Enough social history. What about Soho’s famous strip clubs? Fearlessly, diligently, one might say unshrinkingly, Len had done the necessary research.

‘Most of them are dirty little basements where the walls are peeling at a faster rate than the dollies,’ he writes. ‘The décor is likely to be a forty-watt orange bulb and some slightly broken kitchen chairs.’ (Tsk. There’s never a chair-mender around when you want one.) ‘The girls will be mostly either young teenagers who have run away from a home in the Midlands or rather tough ladies.’

Len is also suspiciously knowledgeable about Soho’s prostitutes. ‘Most of their clients seek flagellation,’ he confides, ‘what the underworld calls fladge’. As for getting beaten without the added frisson of paying for the privilege, Len is reassuring. ‘(In Soho) your person will be safe. Very few operators in Soho would resort to violence because this would be bad for business.’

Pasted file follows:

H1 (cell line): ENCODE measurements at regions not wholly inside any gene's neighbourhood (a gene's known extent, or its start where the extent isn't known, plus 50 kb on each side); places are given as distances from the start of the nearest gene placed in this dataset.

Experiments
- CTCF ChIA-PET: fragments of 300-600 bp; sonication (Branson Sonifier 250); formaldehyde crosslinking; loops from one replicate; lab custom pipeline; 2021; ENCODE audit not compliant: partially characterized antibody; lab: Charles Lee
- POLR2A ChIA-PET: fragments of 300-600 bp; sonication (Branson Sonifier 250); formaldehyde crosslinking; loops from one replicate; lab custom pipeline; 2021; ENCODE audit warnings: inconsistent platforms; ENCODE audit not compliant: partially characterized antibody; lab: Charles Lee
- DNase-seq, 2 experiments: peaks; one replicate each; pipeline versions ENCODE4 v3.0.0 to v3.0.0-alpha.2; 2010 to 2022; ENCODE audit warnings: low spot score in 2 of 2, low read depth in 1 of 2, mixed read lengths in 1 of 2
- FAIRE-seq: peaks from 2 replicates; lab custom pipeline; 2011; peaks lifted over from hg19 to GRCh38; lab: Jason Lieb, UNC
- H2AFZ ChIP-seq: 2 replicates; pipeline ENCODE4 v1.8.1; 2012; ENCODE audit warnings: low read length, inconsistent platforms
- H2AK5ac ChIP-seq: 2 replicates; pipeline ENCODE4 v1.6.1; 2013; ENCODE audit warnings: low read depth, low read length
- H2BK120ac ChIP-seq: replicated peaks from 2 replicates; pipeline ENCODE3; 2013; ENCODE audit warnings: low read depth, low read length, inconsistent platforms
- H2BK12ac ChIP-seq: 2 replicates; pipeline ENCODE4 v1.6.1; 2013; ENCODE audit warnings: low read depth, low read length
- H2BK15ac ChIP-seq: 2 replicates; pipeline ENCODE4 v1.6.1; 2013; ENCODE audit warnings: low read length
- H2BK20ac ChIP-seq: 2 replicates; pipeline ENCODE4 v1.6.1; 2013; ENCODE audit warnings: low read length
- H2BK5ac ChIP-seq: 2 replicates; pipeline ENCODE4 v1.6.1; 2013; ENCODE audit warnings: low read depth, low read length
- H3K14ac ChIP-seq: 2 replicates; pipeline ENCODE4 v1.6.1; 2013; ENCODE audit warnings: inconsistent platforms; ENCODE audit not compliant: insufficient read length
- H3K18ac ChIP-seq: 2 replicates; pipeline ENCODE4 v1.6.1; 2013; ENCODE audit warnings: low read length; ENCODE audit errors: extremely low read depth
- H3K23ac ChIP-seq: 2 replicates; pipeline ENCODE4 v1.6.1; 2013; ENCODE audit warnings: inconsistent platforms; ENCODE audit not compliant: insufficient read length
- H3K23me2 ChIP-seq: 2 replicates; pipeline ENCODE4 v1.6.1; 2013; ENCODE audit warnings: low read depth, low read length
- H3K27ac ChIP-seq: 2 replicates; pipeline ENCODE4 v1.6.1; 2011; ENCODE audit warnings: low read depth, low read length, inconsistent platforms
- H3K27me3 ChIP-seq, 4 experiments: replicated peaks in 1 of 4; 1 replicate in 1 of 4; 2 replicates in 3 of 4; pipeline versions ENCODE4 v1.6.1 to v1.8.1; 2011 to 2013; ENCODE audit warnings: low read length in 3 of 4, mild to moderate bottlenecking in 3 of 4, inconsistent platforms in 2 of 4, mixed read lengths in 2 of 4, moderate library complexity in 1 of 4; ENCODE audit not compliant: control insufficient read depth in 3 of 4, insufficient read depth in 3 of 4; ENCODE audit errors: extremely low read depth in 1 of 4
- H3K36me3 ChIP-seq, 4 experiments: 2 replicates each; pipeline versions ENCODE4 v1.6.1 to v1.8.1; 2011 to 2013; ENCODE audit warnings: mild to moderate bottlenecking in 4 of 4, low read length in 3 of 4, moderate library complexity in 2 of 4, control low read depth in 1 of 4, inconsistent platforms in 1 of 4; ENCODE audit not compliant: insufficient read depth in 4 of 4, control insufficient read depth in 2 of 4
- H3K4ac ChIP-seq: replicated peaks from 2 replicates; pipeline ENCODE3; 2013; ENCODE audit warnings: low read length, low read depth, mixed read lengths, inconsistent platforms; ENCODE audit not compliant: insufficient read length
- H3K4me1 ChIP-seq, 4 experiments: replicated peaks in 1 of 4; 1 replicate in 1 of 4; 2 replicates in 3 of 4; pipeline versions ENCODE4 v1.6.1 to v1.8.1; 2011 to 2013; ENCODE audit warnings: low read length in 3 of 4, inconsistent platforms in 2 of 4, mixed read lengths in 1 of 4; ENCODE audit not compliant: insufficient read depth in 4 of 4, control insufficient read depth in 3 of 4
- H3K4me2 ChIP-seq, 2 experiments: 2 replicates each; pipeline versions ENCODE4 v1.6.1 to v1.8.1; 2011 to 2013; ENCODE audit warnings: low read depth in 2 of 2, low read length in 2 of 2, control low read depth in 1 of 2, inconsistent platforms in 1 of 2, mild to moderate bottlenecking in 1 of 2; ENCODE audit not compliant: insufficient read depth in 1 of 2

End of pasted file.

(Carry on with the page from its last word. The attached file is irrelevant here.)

Yes, but what about the late-night drunks, Len? Friday night? Everyone pissed up? All those mods & rockers? You took your life in your hands, surely? Len concedes there are risks. ‘Some ten minutes after the pubs close there is the slim possibility that you will see a couple of drunks trying to fight and stay upright and probably managing to do neither.’ It was a jungle out there.

Another sight the keen observer might have witnessed in 1960’s Soho was well-dressed blokes emerging from expensive cars and prodding at the garbage outside restaurants. What was all that about? Len says they would have been restaurant proprietors. By poking around a rival’s garbage, they could tell things like the proportions of food sold, whether it was frozen, fresh or tinned, which suppliers the restaurant was dealing with and a whole lot more.